While some parts of this bill, such as clauses allowing parents to access and remove some of their children’s data, are welcome changes, other parts of the bill allow companies increased access to student information, as well as the rights to share or sell it. APIA’s Jane Robbins spells out some of these shortcomings:
Parents across the country are demanding legislation that restores and strengthens the protections of the Family Educational Rights and Privacy Act (FERPA) and prevents private entities from exploiting their children’s personal data,” Robbins said. “The Polis/Messer bill does neither. While it contains some welcome privacy protections, it leaves unimpeded such egregious practices as psychological data-mining in the name of ‘personalized learning’, third-party use of personal data for undefined ‘K-12 purposes’, and the exploitation of children’s personal data for the benefit of the vendor.
“Psychological data mining” so that educational companies can better target their products is not what parents had in mind when they asked for better privacy protections. Reps. Polis and Messer deserve credit for acknowledging the concerns of parental rights activists, but their bill needs serious changes if it’s going to address the data mining that prompted it in the first place.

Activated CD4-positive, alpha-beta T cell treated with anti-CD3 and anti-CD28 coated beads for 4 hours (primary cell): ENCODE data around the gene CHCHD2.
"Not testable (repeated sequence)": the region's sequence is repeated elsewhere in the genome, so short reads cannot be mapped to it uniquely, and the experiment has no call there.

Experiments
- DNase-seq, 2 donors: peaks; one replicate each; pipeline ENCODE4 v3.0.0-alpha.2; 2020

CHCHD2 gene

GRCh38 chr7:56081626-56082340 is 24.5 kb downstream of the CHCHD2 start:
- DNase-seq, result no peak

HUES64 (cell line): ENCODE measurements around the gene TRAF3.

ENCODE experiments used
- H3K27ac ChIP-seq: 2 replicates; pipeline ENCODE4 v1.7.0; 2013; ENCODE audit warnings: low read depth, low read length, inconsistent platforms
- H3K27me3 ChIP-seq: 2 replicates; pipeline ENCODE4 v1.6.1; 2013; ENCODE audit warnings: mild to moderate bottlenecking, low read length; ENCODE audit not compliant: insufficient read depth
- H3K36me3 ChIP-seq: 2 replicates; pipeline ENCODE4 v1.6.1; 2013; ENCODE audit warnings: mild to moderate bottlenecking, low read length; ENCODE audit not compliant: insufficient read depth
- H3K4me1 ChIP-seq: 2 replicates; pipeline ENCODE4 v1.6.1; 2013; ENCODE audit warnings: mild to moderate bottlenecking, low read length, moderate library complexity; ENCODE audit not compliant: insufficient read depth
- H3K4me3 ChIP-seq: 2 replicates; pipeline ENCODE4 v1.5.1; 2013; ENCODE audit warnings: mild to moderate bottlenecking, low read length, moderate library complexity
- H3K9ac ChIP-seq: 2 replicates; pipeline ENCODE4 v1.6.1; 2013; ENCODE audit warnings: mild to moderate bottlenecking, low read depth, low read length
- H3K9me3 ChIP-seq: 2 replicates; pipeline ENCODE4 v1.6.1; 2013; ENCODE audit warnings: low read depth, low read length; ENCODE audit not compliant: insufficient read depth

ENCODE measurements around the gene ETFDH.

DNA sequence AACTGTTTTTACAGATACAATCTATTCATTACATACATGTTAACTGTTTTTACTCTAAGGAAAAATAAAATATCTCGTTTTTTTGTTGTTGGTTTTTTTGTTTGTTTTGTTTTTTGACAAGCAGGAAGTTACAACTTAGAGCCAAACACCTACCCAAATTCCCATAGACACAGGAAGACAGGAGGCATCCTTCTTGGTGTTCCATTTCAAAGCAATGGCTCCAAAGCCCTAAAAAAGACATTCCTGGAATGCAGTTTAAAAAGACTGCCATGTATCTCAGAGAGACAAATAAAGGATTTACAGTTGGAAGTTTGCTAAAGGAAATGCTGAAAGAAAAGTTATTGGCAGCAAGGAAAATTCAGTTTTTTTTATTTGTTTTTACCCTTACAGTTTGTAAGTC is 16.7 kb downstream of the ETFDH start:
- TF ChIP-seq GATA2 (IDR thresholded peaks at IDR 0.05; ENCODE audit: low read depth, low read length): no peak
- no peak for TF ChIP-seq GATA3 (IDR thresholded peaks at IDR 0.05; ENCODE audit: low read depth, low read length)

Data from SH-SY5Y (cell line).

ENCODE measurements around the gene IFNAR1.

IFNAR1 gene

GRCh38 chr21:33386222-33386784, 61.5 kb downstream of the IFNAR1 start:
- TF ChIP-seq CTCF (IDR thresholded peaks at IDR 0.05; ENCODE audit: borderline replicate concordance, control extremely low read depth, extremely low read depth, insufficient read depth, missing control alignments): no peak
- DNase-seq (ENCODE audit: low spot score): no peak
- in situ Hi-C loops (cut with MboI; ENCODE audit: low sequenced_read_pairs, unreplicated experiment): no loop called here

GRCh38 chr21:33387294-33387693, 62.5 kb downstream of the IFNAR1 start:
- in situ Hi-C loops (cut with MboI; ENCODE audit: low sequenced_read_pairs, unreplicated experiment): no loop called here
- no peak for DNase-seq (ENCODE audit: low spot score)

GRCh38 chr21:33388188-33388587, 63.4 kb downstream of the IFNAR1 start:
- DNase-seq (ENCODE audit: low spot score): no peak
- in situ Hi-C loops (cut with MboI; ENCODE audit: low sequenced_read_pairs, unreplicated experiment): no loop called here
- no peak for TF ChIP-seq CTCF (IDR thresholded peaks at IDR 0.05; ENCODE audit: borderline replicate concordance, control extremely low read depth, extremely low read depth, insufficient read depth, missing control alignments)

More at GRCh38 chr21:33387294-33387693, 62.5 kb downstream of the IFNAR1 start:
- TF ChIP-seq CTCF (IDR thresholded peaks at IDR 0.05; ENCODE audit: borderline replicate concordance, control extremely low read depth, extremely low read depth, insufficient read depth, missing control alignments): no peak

The authority of government to collect and pass on personal data is now a national issue. More elected official should speak out on this, and candidates for public office, especially Presidential ones, should detail their positions on data mining.
Emmett McGroarty is the executive director of APIA Education.